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A Lecture Note, recorded in 1996, by Ginnie Chu during qigong training session in Stanford Research Institute, co-sponsored by Qigong Institute                     


Taught By: Joe H. K Chu   Recorded by: Ginnie Kit Wah Chu 


      Qigong (also written as chi kung, and more commonly known as nei gong before the term qigong became the widely used) refers to a type of training that manages the health of the mind and body. Qigong consists of two Chinese words: qi and gong. Qi, as used in the context of the phrase, qi gong, refers to both the signal that controls the functioning of the body and the actual functions of the body. However, the common everyday usage of the word 'qi' has several meanings, such as: air, breath, gas, anger, angry, to make angry, natural force, smell, spirit and mental status. The word 'gong' is the short form for 'gong fu' (kung fu), which means 'training with time and effort.' The phrase 'gong fu' translates into: 'effort, skill, and time.'  In addition, as it is widely used today, gong fu is a Cantonese slang for martial arts, a usage widely adapted and coined in America to mean Chinese Martial Arts.

        What is qigong? This seemingly simple question, when asked today amidst the plethora of self-taught qigong videos and instruction books available on the market, will solicit answers that are more often than not far from being accurate. These responses to 'What is qigong,' distorted to a great degree by the amount of mixed media coverage and publicity by self- proclaimed 'masters of the art of qigong,' fail to present qigong in its scientific context and instead, if with any accuracy at all, present qigong mainly in its spiritual or religious context. While qigong has its spiritual and religious applications, it is imperative to understand qigong from all points of view.  As we define qigong, we will also cover its applications, origins, relationship with traditional Chinese medicine (TCM), medical qigong, how qigong works, and finally qigong training techniques and programs.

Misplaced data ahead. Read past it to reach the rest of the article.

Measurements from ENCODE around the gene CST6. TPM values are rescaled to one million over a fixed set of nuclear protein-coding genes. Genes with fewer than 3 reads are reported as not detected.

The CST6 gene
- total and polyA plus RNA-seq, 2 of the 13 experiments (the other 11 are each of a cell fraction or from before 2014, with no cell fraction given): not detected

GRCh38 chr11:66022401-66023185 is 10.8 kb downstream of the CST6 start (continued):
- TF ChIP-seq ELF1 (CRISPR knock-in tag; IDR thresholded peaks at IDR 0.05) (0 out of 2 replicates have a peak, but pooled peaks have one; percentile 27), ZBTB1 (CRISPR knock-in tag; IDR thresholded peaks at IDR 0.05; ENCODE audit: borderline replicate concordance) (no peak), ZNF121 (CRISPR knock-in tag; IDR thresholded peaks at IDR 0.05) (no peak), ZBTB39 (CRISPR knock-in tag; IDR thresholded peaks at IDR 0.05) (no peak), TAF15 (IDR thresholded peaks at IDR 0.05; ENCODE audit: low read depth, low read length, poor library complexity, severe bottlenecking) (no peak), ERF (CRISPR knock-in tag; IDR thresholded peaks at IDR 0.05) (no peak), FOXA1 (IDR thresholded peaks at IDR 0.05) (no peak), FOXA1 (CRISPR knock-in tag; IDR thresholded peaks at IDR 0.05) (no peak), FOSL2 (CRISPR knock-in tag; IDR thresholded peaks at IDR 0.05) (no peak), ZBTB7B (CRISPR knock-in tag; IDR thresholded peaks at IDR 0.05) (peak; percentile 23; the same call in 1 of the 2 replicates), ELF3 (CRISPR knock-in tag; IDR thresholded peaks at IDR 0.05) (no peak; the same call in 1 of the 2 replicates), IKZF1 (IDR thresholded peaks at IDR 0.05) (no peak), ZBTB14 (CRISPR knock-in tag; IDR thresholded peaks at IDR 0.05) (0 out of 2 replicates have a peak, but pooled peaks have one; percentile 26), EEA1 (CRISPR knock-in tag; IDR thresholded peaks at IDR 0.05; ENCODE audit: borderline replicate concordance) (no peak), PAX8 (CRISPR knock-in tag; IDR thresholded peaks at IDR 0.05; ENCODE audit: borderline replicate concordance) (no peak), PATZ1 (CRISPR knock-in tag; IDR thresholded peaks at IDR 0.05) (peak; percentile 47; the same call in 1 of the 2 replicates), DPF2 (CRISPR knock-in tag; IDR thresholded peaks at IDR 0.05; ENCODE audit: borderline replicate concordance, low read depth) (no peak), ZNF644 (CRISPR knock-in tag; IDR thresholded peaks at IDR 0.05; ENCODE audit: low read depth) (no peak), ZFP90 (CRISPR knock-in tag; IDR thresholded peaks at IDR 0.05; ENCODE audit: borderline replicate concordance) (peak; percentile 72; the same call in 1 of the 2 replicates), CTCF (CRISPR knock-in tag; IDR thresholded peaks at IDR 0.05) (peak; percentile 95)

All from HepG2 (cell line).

After understanding what qigong is, it is important to understand what the applications of qigong are. Qigong has spiritual, religious, and health applications. Spiritual and religious applications are found in religious Taoism, Fang Shi, Buddhism, Polytheism, Shamanism (original religion of Manchuria), Bonism (original religion of Tibet), Confucianism, as well as several others. The health applications of qigong are for both mental and physical health maintenance.

  Qigong originated from several areas of study including philosophy, religion, letters, the general public, and to a limited degree martial arts.  In philosophy, qigong came from Dao Jia, which is the Daoist school of philosophy. In religion, qigong is found in Daoist necromancers as well as Buddhism. In the letters, it is found in Confucianism, which is the study of traditional scholars.  In addition, qigong is found in fang shi, which is a type of Daoist alchemy.  It would be a mistake to say qigong originated from the organized religion of Daoism.

  The relationship between qigong and traditional Chinese medicine is often misperceived as being of the same founding.  In actuality, classical medical texts, which are the primary learning tools of traditional Chinese medical practitioners, rarely mentioned qigong. Some of the more noteworthy traditional medical texts that do mention qigong are the Huang Ti Su Wen, Li Shi Zhen, and text written by Bao Pu Zi. None of the classical Chinese medical texts mentioned how to train in qigong except books written by Bao Pu Zi, who happened to be a fang shi (Daoist alchemist) and a medical scholar.  Furthermore, qigong was not traditionally part of the TCM school curriculum. Only in the last decade, starting in 1982, did traditional Chinese medical schools start to conduct research in qigong. However, Western type of medical schools in China began to study the effects of qigong on various illnesses as early as the beginning of the nineteen-sixties. These schools began the study of medical qigong, which is the application of qigong for medical purposes. 

Qigong works by affecting several systems of the body. These systems are the nervous system (including the autonomic nervous system), endocrine system, circulatory system, and immune system.  In order to apply qigong to these body systems, numerous training techniques are used, such as meditation, conscious breathing, chanting, visualization, stances, acupoint massage, movements and stretches, and qi allocations and movements. There are various qigong programs, ranging from simple to complex, that are tailored to specific individual needs.  Some programs can incorporate techniques such as simple stances, movements, chanting and stretches (calisthenics), while other programs can include a variety of simple and complicated techniques such as qi distribution, acupoint triggering and visualization (self-hypnosis).

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